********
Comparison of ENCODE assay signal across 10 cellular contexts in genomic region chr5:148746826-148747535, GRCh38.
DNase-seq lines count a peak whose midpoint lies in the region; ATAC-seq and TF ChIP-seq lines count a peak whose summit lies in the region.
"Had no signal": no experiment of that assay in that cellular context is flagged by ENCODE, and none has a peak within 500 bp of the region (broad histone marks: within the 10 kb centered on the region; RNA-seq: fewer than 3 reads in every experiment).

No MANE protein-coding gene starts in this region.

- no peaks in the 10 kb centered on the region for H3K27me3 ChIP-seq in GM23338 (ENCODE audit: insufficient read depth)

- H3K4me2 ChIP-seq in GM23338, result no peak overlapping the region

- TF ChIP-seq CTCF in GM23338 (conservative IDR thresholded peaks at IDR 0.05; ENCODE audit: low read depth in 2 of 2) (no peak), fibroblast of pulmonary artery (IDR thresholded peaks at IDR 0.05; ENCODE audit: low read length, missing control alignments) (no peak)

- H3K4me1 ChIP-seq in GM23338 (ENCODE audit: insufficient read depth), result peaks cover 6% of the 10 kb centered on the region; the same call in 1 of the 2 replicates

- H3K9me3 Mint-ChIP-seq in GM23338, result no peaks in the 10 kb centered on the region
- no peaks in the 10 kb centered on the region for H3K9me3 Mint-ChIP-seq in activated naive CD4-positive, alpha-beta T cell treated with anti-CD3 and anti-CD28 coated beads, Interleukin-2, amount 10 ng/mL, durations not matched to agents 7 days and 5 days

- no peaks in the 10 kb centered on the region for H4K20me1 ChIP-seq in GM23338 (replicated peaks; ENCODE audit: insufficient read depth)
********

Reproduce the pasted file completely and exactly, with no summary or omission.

Comparison of ENCODE assay signal across 10 cellular contexts in genomic region chr5:148746826-148747535, GRCh38.
DNase-seq lines count a peak whose midpoint lies in the region; ATAC-seq and TF ChIP-seq lines count a peak whose summit lies in the region.
"Had no signal": no experiment of that assay in that cellular context is flagged by ENCODE, and none has a peak within 500 bp of the region (broad histone marks: within the 10 kb centered on the region; RNA-seq: fewer than 3 reads in every experiment).

No MANE protein-coding gene starts in this region.

- no peaks in the 10 kb centered on the region for H3K27me3 ChIP-seq in GM23338 (ENCODE audit: insufficient read depth)

- H3K4me2 ChIP-seq in GM23338, result no peak overlapping the region

- TF ChIP-seq CTCF in GM23338 (conservative IDR thresholded peaks at IDR 0.05; ENCODE audit: low read depth in 2 of 2) (no peak), fibroblast of pulmonary artery (IDR thresholded peaks at IDR 0.05; ENCODE audit: low read length, missing control alignments) (no peak)

- H3K4me1 ChIP-seq in GM23338 (ENCODE audit: insufficient read depth), result peaks cover 6% of the 10 kb centered on the region; the same call in 1 of the 2 replicates

- H3K9me3 Mint-ChIP-seq in GM23338, result no peaks in the 10 kb centered on the region
- no peaks in the 10 kb centered on the region for H3K9me3 Mint-ChIP-seq in activated naive CD4-positive, alpha-beta T cell treated with anti-CD3 and anti-CD28 coated beads, Interleukin-2, amount 10 ng/mL, durations not matched to agents 7 days and 5 days

- no peaks in the 10 kb centered on the region for H4K20me1 ChIP-seq in GM23338 (replicated peaks; ENCODE audit: insufficient read depth)